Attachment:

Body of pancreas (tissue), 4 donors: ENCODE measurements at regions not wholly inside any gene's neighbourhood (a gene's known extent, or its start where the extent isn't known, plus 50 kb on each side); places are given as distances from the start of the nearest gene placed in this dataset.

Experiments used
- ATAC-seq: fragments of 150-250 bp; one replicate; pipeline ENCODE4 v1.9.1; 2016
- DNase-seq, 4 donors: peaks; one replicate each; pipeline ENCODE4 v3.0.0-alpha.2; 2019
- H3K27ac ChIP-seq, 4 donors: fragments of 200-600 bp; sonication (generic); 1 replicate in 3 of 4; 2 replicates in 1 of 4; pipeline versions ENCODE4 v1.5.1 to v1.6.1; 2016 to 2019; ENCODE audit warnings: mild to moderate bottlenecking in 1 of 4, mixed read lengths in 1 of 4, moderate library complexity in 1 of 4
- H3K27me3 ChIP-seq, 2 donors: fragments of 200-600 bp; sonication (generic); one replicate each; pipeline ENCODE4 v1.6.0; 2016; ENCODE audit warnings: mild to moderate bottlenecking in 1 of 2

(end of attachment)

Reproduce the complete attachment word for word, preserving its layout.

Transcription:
Body of pancreas (tissue), 4 donors: ENCODE measurements at regions not wholly inside any gene's neighbourhood (a gene's known extent, or its start where the extent isn't known, plus 50 kb on each side); places are given as distances from the start of the nearest gene placed in this dataset.

Experiments used
- ATAC-seq: fragments of 150-250 bp; one replicate; pipeline ENCODE4 v1.9.1; 2016
- DNase-seq, 4 donors: peaks; one replicate each; pipeline ENCODE4 v3.0.0-alpha.2; 2019
- H3K27ac ChIP-seq, 4 donors: fragments of 200-600 bp; sonication (generic); 1 replicate in 3 of 4; 2 replicates in 1 of 4; pipeline versions ENCODE4 v1.5.1 to v1.6.1; 2016 to 2019; ENCODE audit warnings: mild to moderate bottlenecking in 1 of 4, mixed read lengths in 1 of 4, moderate library complexity in 1 of 4
- H3K27me3 ChIP-seq, 2 donors: fragments of 200-600 bp; sonication (generic); one replicate each; pipeline ENCODE4 v1.6.0; 2016; ENCODE audit warnings: mild to moderate bottlenecking in 1 of 2